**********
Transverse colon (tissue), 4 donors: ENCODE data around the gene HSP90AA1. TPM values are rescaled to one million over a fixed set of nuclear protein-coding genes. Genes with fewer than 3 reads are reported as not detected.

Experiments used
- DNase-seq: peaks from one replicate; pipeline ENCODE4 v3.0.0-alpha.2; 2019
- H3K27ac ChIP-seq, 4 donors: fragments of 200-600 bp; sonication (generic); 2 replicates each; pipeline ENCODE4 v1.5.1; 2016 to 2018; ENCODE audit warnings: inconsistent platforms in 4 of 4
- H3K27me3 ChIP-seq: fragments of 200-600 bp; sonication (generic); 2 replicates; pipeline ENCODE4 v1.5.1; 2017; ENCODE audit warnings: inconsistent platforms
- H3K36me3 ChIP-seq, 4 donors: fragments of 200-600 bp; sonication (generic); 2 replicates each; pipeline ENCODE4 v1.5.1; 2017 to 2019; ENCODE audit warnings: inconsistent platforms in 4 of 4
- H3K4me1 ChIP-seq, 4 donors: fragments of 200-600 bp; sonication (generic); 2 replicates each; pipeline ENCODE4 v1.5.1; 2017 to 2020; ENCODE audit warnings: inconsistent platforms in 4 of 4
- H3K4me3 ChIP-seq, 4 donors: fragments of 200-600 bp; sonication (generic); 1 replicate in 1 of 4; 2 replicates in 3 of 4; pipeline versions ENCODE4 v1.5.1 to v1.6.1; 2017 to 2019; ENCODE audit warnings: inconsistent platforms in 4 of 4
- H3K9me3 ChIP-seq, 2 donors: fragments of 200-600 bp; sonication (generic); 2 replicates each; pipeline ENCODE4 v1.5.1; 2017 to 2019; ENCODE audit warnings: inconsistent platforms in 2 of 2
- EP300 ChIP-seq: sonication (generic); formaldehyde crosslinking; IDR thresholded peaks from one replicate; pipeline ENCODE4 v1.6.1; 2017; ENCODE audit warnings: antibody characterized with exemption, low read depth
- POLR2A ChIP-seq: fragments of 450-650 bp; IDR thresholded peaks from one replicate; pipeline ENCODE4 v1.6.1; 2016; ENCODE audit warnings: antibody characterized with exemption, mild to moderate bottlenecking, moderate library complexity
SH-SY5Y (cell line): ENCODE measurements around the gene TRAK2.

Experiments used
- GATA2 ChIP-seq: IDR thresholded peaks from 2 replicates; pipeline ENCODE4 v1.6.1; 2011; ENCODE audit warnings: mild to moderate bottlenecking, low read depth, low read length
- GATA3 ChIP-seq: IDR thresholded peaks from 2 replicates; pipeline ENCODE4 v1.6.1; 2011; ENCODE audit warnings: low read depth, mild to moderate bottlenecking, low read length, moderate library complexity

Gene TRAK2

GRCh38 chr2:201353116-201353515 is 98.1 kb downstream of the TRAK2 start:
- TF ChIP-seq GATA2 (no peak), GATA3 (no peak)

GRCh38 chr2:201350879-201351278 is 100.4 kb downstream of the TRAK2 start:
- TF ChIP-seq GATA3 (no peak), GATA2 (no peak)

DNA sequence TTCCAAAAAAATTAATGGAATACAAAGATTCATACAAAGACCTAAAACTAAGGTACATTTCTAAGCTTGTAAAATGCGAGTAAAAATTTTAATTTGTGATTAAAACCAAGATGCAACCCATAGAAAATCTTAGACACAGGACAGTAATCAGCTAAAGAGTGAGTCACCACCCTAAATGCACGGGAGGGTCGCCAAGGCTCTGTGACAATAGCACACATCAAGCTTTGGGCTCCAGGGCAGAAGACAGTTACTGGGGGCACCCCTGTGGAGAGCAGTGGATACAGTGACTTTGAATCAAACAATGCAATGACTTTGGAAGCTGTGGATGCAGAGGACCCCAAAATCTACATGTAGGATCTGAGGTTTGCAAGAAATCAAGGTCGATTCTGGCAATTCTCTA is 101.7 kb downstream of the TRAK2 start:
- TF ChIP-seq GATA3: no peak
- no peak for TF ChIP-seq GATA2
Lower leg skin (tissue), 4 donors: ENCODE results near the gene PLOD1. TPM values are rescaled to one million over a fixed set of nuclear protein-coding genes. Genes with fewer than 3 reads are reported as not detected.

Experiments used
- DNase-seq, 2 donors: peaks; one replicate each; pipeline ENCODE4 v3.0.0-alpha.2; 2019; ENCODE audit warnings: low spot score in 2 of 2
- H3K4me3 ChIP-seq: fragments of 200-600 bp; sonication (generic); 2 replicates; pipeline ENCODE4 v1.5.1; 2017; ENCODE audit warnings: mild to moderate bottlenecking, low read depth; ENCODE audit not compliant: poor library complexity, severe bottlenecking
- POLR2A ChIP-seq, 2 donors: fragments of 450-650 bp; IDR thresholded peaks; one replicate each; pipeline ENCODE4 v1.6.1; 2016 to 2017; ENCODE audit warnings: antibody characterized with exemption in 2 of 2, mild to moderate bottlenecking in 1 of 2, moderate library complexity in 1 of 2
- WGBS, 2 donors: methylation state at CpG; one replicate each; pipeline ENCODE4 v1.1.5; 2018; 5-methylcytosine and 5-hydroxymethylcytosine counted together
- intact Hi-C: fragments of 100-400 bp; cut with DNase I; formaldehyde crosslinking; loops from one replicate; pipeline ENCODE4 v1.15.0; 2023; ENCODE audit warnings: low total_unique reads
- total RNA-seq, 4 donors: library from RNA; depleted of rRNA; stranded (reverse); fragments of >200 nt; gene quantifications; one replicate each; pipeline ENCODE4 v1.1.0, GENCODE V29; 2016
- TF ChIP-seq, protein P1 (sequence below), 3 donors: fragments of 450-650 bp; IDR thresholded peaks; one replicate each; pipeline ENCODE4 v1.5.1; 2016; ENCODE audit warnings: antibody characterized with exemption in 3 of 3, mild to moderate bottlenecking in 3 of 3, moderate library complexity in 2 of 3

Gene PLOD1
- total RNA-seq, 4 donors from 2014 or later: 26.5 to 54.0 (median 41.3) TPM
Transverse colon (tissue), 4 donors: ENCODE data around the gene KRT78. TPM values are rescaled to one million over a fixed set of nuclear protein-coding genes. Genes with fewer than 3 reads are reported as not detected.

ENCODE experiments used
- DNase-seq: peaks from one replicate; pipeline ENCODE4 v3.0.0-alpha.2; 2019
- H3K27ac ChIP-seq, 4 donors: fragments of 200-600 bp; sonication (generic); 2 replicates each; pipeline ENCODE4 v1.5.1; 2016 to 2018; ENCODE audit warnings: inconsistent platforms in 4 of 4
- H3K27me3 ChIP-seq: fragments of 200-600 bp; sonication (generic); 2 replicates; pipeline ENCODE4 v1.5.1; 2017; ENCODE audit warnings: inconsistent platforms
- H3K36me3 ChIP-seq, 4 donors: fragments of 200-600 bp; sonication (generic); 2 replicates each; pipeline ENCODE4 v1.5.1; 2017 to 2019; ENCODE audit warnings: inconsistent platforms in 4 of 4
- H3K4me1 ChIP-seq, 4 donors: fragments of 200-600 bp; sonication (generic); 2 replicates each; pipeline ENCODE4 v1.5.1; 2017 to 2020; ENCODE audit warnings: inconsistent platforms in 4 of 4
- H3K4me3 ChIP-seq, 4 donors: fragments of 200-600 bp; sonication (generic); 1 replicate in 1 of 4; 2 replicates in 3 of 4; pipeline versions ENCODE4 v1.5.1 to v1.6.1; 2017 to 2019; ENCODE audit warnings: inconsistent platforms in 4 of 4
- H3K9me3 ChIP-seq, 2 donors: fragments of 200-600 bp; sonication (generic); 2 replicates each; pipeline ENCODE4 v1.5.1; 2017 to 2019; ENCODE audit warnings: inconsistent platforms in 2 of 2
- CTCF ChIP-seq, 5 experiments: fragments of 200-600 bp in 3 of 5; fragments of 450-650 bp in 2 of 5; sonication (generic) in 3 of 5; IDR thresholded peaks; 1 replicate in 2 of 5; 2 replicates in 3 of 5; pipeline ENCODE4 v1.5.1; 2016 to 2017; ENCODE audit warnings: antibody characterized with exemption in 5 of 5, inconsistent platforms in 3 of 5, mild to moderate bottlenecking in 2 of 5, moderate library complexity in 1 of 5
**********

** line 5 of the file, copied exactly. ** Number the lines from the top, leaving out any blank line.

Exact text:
- H3K27me3 ChIP-seq: fragments of 200-600 bp; sonication (generic); 2 replicates; pipeline ENCODE4 v1.5.1; 2017; ENCODE audit warnings: inconsistent platforms